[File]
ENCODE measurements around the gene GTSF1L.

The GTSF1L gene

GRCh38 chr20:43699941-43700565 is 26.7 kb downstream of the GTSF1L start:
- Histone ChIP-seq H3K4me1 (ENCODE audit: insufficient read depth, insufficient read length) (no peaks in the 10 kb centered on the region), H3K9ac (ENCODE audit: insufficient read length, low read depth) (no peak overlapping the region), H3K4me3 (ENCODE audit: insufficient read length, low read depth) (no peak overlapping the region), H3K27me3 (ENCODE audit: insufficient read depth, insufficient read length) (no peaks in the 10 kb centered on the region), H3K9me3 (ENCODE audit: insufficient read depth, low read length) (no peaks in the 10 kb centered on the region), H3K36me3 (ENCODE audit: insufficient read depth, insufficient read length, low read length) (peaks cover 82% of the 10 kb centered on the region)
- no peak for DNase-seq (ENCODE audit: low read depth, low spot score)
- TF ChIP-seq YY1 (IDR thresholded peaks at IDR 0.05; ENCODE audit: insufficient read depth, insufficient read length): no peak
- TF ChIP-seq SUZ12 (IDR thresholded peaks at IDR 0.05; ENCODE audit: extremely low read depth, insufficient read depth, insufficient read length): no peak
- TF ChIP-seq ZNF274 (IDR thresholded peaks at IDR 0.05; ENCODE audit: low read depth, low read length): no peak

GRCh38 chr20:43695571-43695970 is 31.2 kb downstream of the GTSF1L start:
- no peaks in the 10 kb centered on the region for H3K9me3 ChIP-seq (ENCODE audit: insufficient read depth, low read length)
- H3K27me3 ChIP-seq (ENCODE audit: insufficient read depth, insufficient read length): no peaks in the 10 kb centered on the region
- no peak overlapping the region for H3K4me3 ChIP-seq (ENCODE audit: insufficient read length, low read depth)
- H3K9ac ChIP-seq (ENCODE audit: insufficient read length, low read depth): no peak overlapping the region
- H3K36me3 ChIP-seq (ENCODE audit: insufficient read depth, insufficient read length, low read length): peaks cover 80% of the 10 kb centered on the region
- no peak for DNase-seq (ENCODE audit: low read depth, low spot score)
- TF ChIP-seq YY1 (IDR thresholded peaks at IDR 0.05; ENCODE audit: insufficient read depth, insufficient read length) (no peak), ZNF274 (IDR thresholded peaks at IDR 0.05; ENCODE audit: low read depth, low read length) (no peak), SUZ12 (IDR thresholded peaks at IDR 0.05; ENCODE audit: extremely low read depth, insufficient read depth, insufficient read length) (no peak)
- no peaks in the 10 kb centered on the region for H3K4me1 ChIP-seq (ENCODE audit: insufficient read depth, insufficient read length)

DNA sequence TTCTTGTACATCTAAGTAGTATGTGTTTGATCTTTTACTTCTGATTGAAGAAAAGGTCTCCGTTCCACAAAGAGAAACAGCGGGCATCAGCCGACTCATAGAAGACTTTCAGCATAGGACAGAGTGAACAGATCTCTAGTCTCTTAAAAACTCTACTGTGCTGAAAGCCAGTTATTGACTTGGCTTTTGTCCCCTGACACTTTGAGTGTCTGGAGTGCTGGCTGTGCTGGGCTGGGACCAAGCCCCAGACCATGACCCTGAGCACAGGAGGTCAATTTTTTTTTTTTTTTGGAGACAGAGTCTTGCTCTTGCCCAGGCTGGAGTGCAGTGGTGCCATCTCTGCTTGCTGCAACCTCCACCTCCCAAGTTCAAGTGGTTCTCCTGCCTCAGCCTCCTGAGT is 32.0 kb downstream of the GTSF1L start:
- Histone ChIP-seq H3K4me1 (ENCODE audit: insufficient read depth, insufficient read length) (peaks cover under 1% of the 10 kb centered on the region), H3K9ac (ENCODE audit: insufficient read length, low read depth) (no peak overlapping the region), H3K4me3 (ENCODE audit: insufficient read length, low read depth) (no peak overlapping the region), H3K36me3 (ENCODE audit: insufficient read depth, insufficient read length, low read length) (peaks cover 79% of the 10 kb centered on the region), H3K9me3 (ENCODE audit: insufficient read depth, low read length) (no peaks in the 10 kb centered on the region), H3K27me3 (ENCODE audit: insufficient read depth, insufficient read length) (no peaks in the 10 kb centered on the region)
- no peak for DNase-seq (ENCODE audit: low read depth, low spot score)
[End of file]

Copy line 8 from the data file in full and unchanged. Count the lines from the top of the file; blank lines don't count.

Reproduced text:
- TF ChIP-seq ZNF274 (IDR thresholded peaks at IDR 0.05; ENCODE audit: low read depth, low read length): no peak